Louisiana Senate Bill 286, dubbed the Physician’s Bill of Rights, fell into a “coma” before the Louisiana Legislature on (Wednesday) May 2, 2018.
“Coma” is my word. The official status of this bill is that it has been “Involuntarily Deferred.” According to Louisiana House Rep. Katrina Jackson (D), District 16, this means that for all practical purposes, SB286 is “dead” for Louisiana Legislative session 2018. Jefferey Williams, Executive Vice President and CEO of the Louisiana State Medical Society (LSMS) responded to HARBR’s inquiry. He stated:
“In Louisiana, when a bill is “involuntary deferred” it is dead for all practical purposes. Typically, you do not see the House entertain motions to override/hear bills that were involuntarily deferred in a committee as they do not want to set any sort of precedent as there are hundreds of bills each year that meet this fate. Therefore, I believe the bill to be dead.” The LSMS was an strong advocate for the bill.
Yes, there is a method by which the “dead” bill can be reconsidered before the committee which let it die via “Involuntary Deferment,” but such resurrection is unlikely according to the Louisianan’s contacted by HARBR including Elizabeth Crisp who covered the story in The Advocate.
Why is HARBR choosing the word “coma?” “Coma” would imply the state or condition of something which may “appear dead” but is not actually dead. The Physician’s Bill of Rights was, and remains, a strong bill. In fact, written and sponsored by Louisiana State Sen. John Milkovich (D), District 38, the Physician’s Bill of Rights passed through the Senate Health and Welfare Committee without opposition and then passed unanimously on the full Louisiana Senate floor. A similar House Bill (HB778) passed unopposed in the same House Health and Welfare Committee which left SB286 to die on May 2. HB778, written and sponsored by Rep. Katrina Jackson (also a Physicians Bill of Rights advocate), went on to pass unanimously on the full Louisiana House floor.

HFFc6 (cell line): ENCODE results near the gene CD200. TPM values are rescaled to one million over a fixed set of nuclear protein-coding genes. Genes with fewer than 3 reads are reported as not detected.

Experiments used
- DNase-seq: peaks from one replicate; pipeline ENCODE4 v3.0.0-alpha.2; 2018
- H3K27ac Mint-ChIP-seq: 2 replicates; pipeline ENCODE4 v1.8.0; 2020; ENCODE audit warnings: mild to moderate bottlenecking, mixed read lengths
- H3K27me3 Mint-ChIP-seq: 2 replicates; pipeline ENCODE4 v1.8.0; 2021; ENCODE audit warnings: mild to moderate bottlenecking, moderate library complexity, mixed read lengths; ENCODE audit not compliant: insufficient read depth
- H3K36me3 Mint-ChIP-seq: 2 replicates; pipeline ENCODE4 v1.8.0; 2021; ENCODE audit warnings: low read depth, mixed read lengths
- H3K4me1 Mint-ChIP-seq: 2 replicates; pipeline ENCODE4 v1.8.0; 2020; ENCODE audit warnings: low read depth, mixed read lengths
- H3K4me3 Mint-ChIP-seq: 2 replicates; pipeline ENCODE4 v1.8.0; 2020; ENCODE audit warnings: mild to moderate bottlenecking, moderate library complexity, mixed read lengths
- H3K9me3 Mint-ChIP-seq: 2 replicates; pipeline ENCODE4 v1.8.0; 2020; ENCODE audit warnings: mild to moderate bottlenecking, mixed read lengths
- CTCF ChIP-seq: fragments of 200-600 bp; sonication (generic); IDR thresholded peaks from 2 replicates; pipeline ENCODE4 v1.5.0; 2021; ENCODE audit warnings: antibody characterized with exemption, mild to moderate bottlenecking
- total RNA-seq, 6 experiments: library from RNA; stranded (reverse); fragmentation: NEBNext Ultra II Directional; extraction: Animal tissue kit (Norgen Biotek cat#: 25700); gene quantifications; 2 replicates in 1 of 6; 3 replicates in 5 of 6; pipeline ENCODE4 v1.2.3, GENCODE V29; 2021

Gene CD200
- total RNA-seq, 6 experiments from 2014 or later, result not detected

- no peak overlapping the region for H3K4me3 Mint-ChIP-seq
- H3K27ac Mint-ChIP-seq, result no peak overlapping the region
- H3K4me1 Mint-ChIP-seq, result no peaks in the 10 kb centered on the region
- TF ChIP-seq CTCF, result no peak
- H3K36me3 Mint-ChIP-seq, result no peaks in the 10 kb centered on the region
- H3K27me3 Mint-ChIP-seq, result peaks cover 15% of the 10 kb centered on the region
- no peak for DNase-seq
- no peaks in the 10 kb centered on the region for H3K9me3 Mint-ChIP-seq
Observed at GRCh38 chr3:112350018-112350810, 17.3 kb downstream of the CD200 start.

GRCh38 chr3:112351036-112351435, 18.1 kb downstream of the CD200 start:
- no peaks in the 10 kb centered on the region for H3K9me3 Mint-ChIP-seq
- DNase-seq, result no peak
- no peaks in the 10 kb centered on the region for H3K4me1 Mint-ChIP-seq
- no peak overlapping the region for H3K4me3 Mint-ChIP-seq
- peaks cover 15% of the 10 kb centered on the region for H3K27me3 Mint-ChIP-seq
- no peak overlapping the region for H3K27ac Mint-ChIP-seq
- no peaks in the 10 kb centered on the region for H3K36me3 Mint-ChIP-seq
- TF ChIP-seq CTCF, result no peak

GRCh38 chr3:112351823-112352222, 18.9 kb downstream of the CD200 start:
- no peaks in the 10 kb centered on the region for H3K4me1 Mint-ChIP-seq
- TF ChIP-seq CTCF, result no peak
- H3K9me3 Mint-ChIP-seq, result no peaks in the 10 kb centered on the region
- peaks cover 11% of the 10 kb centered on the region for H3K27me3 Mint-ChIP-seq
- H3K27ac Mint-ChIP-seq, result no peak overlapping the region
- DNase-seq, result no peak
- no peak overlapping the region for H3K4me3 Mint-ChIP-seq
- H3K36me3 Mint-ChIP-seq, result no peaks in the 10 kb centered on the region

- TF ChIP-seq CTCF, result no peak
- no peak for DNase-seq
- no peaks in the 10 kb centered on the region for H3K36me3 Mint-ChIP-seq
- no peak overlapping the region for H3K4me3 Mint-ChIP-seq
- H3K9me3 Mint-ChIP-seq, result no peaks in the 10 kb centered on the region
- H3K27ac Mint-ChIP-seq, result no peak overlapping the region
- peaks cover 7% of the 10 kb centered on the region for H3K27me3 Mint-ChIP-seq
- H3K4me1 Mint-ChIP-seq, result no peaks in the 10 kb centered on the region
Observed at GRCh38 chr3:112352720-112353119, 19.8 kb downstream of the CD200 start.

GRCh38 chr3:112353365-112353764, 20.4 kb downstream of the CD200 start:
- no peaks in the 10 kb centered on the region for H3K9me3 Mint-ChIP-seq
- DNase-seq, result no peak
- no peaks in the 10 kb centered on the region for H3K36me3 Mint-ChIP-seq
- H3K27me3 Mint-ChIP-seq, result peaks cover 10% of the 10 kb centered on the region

Advocates of SB286 praised it on May 2 as an excellent piece of legislation. It was referred to it as “landmark” bill with implications for the due process reforms of healthcare licensing boards in every state in the nation.
Undoubtedly, Louisiana will see this bill presented again. If not in the short session of 2019, then in the regular session of 2020. According to the Louisiana State Constitution, even though a non-passed bill in any given session will be withdrawn from the files of the legislature, a formal “continuous body” related to a bill (or “legislative instrument”) may meet on a regular basis between sessions.
Another reason to use the word “coma” instead of the word “death” is that Louisiana could very easily be subject to suit. If not the state itself, then the Louisiana State Board of Medical Examiners and other healthcare regulatory and licensing boards directly. This would be under the auspices of a precedent setting, and relatively recent, decision by the Supreme Court of the United States (SCOTUS). In North Carolina Board of Dental Examiners v Federal Trade Commission, SCOTUS laid out conditions by which licensing and regulatory boards could and could not act as agents of their respective states. In order to be considered a “state agency,” boards now need to show that they have a voting minority of “market place participants” in the profession being regulated. The other means by which a state regulatory or licensing board may come into compliance with the SCOTUS decision, and now, the Federal Trade Commission (FTC) mandate, is to have demonstrable and meaningful state oversight by an entity or entities which are not marketplace participants in the profession regulated by the board over which they are providing oversight.